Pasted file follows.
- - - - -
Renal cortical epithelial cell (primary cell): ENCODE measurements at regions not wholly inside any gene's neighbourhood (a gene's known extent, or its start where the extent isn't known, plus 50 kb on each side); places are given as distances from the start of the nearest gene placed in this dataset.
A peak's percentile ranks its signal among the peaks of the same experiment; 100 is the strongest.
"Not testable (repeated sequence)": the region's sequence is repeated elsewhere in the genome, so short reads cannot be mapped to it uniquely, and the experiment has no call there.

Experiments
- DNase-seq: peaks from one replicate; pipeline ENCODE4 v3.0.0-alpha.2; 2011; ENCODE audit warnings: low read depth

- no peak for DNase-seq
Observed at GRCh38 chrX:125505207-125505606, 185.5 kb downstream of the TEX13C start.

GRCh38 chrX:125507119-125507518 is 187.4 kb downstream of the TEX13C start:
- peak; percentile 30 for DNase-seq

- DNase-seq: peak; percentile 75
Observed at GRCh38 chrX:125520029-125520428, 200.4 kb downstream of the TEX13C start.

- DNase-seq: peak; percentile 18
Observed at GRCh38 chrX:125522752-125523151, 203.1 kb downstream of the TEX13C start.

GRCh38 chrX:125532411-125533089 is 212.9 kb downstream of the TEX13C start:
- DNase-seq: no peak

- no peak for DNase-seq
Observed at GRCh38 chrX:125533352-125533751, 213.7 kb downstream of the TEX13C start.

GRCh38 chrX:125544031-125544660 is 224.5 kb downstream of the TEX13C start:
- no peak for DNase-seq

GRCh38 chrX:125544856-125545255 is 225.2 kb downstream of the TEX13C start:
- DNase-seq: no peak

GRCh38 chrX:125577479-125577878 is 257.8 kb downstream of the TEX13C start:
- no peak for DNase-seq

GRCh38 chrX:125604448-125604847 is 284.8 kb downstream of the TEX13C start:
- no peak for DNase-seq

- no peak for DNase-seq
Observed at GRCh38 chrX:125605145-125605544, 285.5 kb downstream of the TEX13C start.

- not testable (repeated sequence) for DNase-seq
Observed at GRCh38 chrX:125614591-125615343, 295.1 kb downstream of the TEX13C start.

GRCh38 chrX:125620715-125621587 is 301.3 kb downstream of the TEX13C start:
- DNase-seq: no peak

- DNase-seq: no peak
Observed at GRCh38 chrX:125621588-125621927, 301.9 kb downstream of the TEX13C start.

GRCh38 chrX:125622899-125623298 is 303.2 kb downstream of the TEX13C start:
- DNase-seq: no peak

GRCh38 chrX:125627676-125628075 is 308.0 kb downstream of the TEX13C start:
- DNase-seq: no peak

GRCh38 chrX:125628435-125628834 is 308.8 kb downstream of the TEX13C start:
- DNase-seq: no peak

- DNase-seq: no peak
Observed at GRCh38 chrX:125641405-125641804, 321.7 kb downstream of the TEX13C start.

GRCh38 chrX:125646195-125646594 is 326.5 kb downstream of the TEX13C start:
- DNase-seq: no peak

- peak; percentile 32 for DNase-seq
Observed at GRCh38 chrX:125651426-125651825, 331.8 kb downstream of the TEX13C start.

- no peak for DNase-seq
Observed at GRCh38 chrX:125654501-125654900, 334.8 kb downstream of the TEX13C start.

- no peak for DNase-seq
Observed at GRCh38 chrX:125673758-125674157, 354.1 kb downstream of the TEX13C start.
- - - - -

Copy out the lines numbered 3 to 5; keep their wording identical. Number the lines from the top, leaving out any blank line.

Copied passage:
"Not testable (repeated sequence)": the region's sequence is repeated elsewhere in the genome, so short reads cannot be mapped to it uniquely, and the experiment has no call there.

Experiments
- DNase-seq: peaks from one replicate; pipeline ENCODE4 v3.0.0-alpha.2; 2011; ENCODE audit warnings: low read depth